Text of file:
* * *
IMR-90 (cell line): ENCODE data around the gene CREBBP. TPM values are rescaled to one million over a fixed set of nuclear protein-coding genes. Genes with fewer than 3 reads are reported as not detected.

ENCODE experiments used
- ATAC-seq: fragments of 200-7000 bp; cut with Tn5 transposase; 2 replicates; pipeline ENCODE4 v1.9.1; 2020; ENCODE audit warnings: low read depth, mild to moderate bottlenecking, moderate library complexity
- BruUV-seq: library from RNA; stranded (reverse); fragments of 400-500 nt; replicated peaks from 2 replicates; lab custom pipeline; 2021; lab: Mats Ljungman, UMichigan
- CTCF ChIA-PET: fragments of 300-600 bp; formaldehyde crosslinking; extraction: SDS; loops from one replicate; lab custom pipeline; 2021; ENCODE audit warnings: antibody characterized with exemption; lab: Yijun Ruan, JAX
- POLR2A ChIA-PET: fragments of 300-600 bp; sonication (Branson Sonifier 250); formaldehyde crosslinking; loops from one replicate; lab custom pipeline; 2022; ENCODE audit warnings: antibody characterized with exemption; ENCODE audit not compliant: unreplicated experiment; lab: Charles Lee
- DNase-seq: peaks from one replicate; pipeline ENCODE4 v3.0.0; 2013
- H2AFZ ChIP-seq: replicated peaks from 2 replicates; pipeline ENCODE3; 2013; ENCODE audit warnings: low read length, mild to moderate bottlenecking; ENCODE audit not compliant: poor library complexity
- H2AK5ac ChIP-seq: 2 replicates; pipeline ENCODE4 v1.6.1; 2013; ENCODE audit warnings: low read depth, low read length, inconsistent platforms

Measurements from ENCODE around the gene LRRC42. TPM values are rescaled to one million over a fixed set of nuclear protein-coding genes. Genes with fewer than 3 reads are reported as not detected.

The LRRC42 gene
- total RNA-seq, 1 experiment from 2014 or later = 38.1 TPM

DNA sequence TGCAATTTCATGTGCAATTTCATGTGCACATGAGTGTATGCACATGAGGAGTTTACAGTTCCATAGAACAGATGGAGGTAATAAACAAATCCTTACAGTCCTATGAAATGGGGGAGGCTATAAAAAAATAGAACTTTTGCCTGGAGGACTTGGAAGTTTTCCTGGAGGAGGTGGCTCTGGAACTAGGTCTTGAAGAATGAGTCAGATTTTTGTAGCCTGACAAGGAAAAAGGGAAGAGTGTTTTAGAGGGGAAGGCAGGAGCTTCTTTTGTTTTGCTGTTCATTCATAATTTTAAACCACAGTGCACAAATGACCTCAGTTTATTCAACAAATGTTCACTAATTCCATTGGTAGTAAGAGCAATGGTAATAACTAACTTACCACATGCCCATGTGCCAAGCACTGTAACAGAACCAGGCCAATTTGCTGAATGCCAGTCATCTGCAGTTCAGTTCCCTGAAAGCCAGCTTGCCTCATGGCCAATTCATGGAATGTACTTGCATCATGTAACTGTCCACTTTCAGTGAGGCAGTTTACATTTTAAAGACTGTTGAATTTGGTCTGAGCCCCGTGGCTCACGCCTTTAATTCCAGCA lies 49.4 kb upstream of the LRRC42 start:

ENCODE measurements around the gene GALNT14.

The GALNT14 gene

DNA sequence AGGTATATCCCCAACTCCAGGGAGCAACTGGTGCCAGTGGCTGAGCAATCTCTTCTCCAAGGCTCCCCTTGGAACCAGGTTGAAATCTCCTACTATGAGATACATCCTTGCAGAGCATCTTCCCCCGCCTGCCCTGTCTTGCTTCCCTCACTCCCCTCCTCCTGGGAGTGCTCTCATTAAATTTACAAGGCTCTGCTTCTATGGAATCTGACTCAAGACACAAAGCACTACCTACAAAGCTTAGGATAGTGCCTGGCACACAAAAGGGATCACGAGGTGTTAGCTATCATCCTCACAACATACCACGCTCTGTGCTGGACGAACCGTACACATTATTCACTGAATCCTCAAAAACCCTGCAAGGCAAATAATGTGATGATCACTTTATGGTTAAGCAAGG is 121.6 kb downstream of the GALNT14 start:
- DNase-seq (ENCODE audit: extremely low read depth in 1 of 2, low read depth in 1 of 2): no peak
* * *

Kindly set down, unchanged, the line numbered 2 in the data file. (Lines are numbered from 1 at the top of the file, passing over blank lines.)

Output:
ENCODE experiments used